They evened me out
3 inches.

They slidshoved (imagine!) metal
rods like skewers
down
into the spongy marrow
of my Bones.

They screwed metal
plates nestled next to Bone
and i remember
i woke screaming
when
They drew my Broken legs
bent at the waist
up over my head
(Perhaps I imagined)
a better angle for x-rays.

They said walk
and i did 2 days later
i imagined i would die
wished
They would die
imagined she
the athletic blond therapist coaxing
me onto two Broken legs
with platitudinous encouragement!
to walk
on two Broken legs
would die.

For eighteen years
They described my leg as discrepant
and i believed
that discrepancy
was me.

i watched a movie called
Misery
and she broke his legs
with a sledgehammer!
to keep him still, to keep him
home. It whispered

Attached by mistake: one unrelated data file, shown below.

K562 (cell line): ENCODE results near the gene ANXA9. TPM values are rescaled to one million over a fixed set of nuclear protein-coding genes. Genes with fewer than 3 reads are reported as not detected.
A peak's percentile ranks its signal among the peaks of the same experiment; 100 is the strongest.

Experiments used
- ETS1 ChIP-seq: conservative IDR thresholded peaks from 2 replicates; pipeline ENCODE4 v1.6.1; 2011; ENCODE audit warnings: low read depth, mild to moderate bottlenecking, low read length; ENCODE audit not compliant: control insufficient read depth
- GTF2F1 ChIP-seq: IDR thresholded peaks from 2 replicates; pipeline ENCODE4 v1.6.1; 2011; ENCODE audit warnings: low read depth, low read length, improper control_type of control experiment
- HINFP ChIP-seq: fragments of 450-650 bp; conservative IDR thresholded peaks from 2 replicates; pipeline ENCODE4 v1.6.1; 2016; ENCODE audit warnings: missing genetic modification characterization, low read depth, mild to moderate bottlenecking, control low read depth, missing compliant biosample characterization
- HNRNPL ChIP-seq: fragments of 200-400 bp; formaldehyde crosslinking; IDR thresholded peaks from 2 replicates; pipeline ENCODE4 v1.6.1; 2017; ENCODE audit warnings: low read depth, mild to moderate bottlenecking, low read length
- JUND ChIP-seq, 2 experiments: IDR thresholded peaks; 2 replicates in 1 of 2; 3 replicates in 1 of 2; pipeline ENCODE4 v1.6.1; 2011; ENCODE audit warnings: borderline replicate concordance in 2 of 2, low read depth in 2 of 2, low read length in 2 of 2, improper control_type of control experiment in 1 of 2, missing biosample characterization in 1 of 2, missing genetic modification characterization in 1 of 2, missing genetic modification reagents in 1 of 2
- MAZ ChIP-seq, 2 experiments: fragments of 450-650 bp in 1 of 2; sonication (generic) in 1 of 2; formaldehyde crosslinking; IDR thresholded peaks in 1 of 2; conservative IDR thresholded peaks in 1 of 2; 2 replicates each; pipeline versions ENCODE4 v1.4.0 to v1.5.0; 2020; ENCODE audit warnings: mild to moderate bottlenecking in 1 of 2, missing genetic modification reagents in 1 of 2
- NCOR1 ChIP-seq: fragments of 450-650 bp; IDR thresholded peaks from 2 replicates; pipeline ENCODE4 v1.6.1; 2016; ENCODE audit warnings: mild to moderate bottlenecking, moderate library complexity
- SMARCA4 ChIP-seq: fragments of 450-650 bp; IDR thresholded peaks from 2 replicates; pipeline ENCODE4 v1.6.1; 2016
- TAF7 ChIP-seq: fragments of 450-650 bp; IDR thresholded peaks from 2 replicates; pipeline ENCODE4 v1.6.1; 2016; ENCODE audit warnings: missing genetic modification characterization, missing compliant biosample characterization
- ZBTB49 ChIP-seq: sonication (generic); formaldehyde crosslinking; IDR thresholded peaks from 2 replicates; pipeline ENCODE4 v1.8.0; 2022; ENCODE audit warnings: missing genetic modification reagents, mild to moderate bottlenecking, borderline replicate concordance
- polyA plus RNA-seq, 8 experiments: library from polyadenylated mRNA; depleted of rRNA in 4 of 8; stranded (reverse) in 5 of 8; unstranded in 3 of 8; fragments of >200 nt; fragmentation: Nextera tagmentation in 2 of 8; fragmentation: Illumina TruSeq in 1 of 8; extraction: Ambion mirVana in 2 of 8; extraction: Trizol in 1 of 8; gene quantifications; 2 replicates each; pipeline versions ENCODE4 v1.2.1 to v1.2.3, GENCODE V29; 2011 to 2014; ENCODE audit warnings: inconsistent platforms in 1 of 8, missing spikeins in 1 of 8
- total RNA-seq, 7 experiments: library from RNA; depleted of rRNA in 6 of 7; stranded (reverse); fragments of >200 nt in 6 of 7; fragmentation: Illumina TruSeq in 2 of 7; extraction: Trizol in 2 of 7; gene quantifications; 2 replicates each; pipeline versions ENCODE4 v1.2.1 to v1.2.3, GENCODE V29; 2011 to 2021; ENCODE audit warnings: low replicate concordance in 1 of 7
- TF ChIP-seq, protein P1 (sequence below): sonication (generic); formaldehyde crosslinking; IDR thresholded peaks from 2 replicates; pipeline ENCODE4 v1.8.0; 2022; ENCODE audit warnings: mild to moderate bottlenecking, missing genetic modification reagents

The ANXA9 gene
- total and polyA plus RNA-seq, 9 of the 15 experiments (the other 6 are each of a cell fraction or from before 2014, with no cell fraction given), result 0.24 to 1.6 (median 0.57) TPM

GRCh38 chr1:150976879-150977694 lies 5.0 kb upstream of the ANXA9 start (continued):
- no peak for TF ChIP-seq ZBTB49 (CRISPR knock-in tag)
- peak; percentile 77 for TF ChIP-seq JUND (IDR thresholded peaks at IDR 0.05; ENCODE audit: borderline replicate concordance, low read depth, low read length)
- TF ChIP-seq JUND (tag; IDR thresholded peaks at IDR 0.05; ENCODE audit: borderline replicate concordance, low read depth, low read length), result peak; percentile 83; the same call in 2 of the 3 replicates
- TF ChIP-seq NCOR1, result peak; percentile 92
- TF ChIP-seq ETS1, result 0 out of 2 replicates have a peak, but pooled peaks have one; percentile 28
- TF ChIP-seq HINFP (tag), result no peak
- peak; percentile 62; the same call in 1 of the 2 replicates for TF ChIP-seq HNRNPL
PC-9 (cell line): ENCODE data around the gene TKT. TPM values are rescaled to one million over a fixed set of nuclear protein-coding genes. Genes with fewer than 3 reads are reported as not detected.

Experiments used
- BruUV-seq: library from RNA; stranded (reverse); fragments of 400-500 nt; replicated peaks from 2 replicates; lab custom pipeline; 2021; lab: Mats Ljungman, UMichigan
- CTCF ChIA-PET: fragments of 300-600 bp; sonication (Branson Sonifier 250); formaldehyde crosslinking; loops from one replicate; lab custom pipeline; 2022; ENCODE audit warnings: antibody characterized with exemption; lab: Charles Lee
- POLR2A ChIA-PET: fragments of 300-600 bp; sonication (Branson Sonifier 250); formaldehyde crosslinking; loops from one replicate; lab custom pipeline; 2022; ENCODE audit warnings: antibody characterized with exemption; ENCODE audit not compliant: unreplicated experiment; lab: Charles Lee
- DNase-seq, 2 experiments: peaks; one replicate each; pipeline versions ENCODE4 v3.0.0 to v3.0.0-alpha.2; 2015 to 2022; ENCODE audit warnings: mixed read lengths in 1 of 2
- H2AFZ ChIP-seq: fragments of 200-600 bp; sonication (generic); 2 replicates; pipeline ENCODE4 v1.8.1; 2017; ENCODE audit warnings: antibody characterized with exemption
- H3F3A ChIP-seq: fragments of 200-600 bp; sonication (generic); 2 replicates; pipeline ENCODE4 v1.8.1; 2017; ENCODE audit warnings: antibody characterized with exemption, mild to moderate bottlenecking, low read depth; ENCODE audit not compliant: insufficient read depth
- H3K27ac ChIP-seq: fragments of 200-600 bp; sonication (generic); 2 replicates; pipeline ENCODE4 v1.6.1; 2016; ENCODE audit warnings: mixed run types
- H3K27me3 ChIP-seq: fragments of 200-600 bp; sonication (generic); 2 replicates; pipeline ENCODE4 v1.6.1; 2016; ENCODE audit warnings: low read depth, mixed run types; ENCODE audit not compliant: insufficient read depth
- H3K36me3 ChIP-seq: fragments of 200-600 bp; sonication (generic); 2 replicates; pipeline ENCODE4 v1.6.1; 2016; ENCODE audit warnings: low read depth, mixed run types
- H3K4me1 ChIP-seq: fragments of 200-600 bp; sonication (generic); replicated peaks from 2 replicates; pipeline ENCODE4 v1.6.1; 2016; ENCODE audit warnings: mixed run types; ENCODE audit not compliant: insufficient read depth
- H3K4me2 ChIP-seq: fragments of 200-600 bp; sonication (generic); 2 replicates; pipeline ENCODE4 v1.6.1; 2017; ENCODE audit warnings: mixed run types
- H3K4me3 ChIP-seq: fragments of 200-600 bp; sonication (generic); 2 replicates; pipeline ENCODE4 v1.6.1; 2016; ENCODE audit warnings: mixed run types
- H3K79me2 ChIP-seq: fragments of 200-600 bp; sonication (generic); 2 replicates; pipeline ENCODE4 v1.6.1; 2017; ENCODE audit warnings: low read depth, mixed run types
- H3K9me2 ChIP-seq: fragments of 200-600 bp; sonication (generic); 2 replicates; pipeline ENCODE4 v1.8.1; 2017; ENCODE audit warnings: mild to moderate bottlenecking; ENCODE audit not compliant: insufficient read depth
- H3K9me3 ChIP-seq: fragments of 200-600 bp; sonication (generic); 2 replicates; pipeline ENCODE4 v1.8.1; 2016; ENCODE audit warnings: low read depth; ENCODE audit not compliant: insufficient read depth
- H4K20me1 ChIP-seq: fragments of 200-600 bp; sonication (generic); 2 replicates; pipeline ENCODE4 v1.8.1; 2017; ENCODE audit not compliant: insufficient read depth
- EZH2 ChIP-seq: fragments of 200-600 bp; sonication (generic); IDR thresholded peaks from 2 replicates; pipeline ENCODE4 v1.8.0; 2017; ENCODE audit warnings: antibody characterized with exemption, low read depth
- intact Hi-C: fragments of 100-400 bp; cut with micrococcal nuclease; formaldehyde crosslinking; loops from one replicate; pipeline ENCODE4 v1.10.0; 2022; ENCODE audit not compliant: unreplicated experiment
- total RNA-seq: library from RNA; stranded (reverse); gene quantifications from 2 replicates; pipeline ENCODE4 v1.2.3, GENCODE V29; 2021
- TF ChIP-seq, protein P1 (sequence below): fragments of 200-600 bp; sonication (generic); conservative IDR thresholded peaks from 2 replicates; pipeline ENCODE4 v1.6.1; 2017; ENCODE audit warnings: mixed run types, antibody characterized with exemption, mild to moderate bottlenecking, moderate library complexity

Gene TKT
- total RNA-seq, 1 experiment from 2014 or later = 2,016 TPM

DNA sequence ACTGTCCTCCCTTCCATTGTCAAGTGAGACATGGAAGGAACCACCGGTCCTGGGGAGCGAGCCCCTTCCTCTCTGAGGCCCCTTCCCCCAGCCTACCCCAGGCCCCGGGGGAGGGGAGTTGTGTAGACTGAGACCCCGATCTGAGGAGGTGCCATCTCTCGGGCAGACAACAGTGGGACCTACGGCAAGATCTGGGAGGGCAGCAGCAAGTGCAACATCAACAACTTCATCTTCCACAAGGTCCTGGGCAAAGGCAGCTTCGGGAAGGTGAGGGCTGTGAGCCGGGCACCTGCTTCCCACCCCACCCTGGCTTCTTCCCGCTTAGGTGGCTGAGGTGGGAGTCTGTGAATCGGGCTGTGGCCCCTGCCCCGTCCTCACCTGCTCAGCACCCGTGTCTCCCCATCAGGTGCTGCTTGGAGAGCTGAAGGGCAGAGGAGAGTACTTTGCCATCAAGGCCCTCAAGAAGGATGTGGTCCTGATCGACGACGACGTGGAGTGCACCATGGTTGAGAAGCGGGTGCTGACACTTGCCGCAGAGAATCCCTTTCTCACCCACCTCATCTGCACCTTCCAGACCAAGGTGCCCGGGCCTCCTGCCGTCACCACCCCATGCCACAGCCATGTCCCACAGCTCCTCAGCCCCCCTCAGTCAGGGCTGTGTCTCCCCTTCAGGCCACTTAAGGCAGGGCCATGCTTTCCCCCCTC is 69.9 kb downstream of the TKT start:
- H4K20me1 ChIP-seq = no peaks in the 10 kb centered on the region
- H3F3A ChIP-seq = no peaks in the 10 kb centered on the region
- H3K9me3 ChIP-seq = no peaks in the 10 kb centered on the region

memory
into my ear
this (imagined?) horror.

how did They
Break the legs
begin the punishment
of the criminals
who hung
on crosses
next to jesus?

They were god.
father, son, holy ghost
my mother
bless her believing heart
turned me over to Them.
They were healers, mayo clinic, blue masks, sweet
air like candied fruits lining my mouth, like sweet
cellophane, a Disneyland sleep, reach sweet sleep
count 100 backwards, imagine peace.
They were teachers and coaches
who said no,
who refused to Break
the world open
for a little girl
for whom no
would always be the answer.

They said i couldn’t
play on the swings
skate like dorothy
tumble like nadia
It was no use to imagine.
They said i couldn’t run
on the bases. Took me off 1st when i earned
my place and replaced me
with someone who could.

i wonder who
They imagined I would become
(who I could have imagined being)
before
They Broke my Bones
the summer I turned eighteen
and I felt my spirit
slip away.